Monday, August 15, 2011

As I remember Shammi Kapoor

I do not belong to the generation that grew up watching his films, yet, his song and dance sequences bring a smile to my face.

Shammi Kapoor was the second son of theater veteran Prithviraj Kapoor (famous for his role in the epic film, Mughal-e-Azam) who dominated the Indian cinematic scene during the 1950s and 60s.

An impish grin, hypnotic grey-green gaze and flicks of unruly hair falling on the forehead, Shammi Kapoor was a rebellious charmer on screen. He was also the most handsome of the three Kapoor brothers.

Some say he was a versatile actor but I am particularly fond of his dancing style. Crazy and wild, the man danced with a flair that was unique to him. His head bobs that never missed a beat, the uncaring throw of his body, the play of his facial expressions, all seemed to say - lose your inhibitions and just dance.

His comic capers during those sequences never seemed forced or overdone. That was his natural style. He was best at teasing his heroines with a sexy twitch of his lips as if, his mouth was trying hard to break into a smile but his head was saying: I am not done with the teasing yet.

Actor Aamir Khan describes him aptly, "Positive energy and a naughty spirit always flowed out of him."

His madness was rhythmic as his music sense, laudable. In his famous song, "Aasmaan se aaya farishta", from the movie, "An Evening in Paris", he had to drop from a helicopter in the opening sequence. During the shooting, it turned out that the noise of the helicopter was too loud for the song to be audible. So director Shakti Samanta sang the song to him from the ground, several feet below, and Shammi danced and lip synced just by following his lip movements.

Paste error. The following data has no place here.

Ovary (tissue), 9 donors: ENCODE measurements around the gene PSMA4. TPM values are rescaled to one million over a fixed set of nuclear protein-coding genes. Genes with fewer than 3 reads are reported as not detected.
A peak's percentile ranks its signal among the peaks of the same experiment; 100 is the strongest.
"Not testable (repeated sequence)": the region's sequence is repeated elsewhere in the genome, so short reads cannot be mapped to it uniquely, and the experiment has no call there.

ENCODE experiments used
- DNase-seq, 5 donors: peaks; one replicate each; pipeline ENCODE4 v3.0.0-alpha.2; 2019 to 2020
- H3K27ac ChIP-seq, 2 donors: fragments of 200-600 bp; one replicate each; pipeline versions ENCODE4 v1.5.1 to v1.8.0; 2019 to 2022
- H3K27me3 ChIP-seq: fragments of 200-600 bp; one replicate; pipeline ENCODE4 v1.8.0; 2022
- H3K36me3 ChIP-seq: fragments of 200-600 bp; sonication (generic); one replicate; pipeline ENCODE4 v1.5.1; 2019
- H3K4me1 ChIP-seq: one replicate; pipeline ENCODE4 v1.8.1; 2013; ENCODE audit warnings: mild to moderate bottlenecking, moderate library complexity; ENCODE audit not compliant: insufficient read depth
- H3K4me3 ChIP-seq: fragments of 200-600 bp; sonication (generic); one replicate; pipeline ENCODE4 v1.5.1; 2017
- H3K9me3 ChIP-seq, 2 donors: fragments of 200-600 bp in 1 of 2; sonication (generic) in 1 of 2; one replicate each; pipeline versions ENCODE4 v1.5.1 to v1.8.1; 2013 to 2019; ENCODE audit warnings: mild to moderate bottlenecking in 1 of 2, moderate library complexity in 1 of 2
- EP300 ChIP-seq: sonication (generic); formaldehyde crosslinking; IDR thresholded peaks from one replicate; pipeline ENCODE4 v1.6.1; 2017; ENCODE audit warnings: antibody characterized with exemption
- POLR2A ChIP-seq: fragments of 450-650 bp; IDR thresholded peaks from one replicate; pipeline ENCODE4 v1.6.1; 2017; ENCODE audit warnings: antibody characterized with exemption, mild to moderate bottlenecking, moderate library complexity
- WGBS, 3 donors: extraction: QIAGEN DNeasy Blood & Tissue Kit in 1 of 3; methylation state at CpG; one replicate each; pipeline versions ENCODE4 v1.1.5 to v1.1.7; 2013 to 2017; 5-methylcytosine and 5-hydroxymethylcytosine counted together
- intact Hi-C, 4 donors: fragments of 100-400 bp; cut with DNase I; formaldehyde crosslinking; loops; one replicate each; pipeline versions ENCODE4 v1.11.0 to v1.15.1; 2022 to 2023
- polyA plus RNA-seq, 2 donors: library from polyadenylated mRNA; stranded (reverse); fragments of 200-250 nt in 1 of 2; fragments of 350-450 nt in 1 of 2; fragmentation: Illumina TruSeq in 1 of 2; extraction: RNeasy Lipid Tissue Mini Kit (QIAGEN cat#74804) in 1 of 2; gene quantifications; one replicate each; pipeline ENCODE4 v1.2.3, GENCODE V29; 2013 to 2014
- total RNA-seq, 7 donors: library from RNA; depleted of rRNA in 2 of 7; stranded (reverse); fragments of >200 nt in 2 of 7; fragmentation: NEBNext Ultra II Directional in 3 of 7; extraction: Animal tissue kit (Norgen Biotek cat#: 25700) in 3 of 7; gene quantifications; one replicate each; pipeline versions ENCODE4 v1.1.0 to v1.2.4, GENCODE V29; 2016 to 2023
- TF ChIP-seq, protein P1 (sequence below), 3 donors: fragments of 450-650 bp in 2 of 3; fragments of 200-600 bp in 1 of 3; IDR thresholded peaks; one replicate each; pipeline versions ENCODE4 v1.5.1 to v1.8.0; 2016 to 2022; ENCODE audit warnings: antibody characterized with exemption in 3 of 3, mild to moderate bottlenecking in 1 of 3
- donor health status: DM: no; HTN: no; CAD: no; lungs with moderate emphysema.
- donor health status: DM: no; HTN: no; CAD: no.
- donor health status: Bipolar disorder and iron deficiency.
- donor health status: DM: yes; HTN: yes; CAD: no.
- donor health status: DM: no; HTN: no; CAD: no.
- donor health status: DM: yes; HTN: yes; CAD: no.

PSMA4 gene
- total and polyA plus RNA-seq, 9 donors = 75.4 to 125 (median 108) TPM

Magic was created when another legend, singer Mohammad Rafi, lent his voice to Kapoor's characters. Rafi sung his songs envisaging how Kapoor would react to each word and Kapoor brought life to the words as no other actor can.

Some of my favourite songs are of the dynamic duo -Ye chand sa roshan chehraEhsaan tera hoga mujh parTumsa nahi dekha  Aajkal tere mere pyaar ke charcheBadan pe sitaareIshaaron ishaaron and several more. The two complimented each other perfectly.

Decades later, their songs are still pure delight to romantics, even those who've grown up watching Shahrukh Khan. Shammi Kapoor once said in an interview with TimesNow, "There is no message in my films. You just go home with a tune in your heart after watching my movie."

Today, on August 14, 2011, Shammi Kapoor, the live wire of Indian cinema passed away. May God bless his soul. A man who brought smiles to many faces. 

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